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I lied about believing in God so my girlfriend would sleep with me

From its start in 1906, A Bintel Brief was a pillar of the Forward, helping generations of Jewish immigrants learn how to be American. Now our columnists are helping people navigate the complexities of being Jewish in 2021. Send questions to [email protected]


Dear Bintel,

Over a decade ago, I was dating this really incredible girl in college, who was smart and interesting and beautiful. She didn’t seem very religious or anything, but one night we were talking and she asked about my ‘moral center,’, or where I get my ‘moral compass’ from.

We talked about it a little bit and eventually I surmised that she would not sleep with me unless she thought I believed in God. I don’t entirely remember the conversation, but it seemed clear that she trusted people who had God in their life, because otherwise everything was free-fall, or there was no ultimate fear of moral accountability.

It was actually a really interesting conversation. I sort of went along with it, and talked about feeling really grateful that I had faith in my life, even though I was not really sure what God would want from me. It wasn’t all a lie, exactly, but it was not really how I felt. I don’t really care if God exists or not. It just feels like another world to me. We had some more intense conversations and ending up sleeping together a few times before it broke off.

A few weeks ago, I was asked to say one of the blessings at my little brother’s wedding, which will be in August. My brother has become somewhat religious, and his wife is planning a very traditional Jewish wedding. I was going over the words of the blessing with her dad (who offered to help me practice the Hebrew), and we talked about what it means to say blessings, and the concept of God.

I don’t think I’ve really thought much about God at all since those conversations with the girl from college. Seeing this man’s faith suddenly made me feel bad about lying all those years ago. I got this strange sense that maybe the universe didn’t like being dragged into my sexscapades.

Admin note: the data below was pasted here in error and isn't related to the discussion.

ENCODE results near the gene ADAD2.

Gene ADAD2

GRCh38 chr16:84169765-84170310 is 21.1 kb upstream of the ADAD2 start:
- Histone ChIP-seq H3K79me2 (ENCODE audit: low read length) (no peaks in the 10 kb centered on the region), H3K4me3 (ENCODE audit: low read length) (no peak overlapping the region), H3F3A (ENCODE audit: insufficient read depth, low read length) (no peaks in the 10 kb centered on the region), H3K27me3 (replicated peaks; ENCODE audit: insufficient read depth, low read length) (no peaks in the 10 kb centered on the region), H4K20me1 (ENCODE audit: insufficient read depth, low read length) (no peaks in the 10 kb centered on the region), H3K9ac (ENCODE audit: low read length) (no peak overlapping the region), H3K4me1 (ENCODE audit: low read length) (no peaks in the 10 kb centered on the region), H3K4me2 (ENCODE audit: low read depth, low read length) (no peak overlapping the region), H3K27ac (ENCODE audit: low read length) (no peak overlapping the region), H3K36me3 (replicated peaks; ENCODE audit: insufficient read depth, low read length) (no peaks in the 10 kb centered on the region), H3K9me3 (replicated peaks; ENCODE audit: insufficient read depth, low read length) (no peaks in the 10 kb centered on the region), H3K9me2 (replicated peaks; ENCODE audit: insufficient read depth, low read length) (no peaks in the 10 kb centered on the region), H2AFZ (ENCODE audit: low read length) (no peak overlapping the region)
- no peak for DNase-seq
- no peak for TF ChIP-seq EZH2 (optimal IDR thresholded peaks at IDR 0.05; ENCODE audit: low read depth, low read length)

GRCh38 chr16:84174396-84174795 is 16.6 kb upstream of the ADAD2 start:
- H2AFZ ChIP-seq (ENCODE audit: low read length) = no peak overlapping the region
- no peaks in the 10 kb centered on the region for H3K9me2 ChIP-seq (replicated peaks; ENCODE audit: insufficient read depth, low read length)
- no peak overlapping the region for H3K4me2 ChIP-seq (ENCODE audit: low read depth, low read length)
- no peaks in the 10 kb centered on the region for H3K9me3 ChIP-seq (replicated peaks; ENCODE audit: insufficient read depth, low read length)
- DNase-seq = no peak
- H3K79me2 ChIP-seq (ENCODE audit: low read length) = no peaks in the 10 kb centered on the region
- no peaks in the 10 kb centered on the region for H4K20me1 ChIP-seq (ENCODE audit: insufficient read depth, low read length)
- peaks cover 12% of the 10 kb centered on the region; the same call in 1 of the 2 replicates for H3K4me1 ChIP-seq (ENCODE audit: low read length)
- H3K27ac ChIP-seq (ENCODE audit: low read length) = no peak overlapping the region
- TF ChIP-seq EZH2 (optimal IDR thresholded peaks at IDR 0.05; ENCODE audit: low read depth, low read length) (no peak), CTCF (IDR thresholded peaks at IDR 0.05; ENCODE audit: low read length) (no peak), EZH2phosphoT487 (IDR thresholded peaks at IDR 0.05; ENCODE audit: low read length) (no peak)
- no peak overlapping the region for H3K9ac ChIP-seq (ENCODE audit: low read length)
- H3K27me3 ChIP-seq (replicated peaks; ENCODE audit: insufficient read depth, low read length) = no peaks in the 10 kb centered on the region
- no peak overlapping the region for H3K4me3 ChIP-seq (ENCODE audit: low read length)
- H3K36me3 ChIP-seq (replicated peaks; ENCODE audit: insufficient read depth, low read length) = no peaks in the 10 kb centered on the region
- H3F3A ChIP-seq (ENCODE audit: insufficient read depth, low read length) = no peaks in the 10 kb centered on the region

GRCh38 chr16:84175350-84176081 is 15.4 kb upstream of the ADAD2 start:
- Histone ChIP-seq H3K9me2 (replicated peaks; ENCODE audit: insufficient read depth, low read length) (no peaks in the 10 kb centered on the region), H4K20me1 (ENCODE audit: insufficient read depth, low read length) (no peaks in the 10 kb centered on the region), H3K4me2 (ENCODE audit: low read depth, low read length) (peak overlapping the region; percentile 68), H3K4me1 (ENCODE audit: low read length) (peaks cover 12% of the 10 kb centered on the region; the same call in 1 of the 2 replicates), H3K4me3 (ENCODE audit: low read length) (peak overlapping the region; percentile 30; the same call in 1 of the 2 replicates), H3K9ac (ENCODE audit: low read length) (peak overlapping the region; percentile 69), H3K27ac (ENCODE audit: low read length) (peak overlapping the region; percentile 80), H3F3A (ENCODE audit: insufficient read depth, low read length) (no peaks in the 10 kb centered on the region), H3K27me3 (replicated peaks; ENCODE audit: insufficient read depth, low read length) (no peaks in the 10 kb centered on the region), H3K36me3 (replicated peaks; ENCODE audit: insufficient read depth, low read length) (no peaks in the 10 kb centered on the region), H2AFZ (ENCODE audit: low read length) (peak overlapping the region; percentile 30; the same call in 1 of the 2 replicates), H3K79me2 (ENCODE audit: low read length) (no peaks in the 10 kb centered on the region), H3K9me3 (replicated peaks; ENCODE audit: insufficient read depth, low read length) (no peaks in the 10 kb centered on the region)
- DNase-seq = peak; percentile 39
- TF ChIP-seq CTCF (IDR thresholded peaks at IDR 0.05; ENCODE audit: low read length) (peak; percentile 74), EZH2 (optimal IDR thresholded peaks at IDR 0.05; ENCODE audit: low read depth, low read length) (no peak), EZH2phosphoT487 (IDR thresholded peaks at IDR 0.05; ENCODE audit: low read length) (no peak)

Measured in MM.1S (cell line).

I want to reach out now and apologize to her, or…apologize to God, if that’s possible? I don’t believe in God, still, but I feel bad about how it all went down. I haven’t spoken to her in many years, though we have some friends in common. What do you think? Would that be weird?

Signed,
**Remorseful Non-Believer****

Dear Remorseful,

I’m curious why you think this moment hit you harder than your conversations in college. Did you just take the girl’s faith less seriously? Are you more open now, whether because of recent life events or just general growing up, to the idea of faith and religion?

It sounds like you respect your soon-to-be in-law’s father, so when talking with him about his own beliefs, the idea of faith suddenly seemed serious. That made lying about your faith at an earlier moment seem more serious too (unlike, say, the relative banality of lying about your favorite movie or the fact that you also hate olives, in order to win a girl over) and now it’s troubling you.

Whatever it is, I think you should hold onto this new feeling — but I don’t think you should contact your college fling. She might be upset to realize you intentionally misled her, or she might have a totally different memory of the events and not be interested in rehashing them. The relationship seems so short-lived, and so distant, that it is likely she doesn’t really care all that much about your current views on God. Let’s keep this new feeling about you, not her.

But you feel bad that you used God to get laid. It sounds like you suddenly realize how many people might feel you acted disrespectfully, and that has given you pause. That’s an admirable reaction, if one a bit too late. And if it really was a calculated move on your part, then you should feel bad.

But it also sounds like you weren’t really ready for a conversation about faith and God in college — these were concepts wholly new and not very intriguing to you, and not ones you considered deeply or felt strongly about.

You say you didn’t lie exactly, and that makes me wonder if even then part of your answer was aspirational. You were trying on for size, perhaps, what it might feel like to talk about faith as though it was something you had. College is a great time for trying out different sorts of beliefs or seeing how new ways of life might feel, and I imagine there is room to be more gentle with your past self than you currently feel is warranted.

If you really feel a need to make amends, choose a charity that helps bring positive associations with God into the world — a food bank run by religious Jews, for example — and send in a donation by way of divine apology. You can also just speak one out loud, even if it feels silly. Or write about it in your journal, trying to go over those college events and consider anew how you feel about them.

God has a very long view of life, so I hear, and you can take your time letting this new experience settle.

Shira Telushkin lives in Brooklyn, where she writes on religion, fashion, and culture for a variety of publications. She is currently finishing a book on monastic intrigue in modern America. Got a question? Send it to [email protected]

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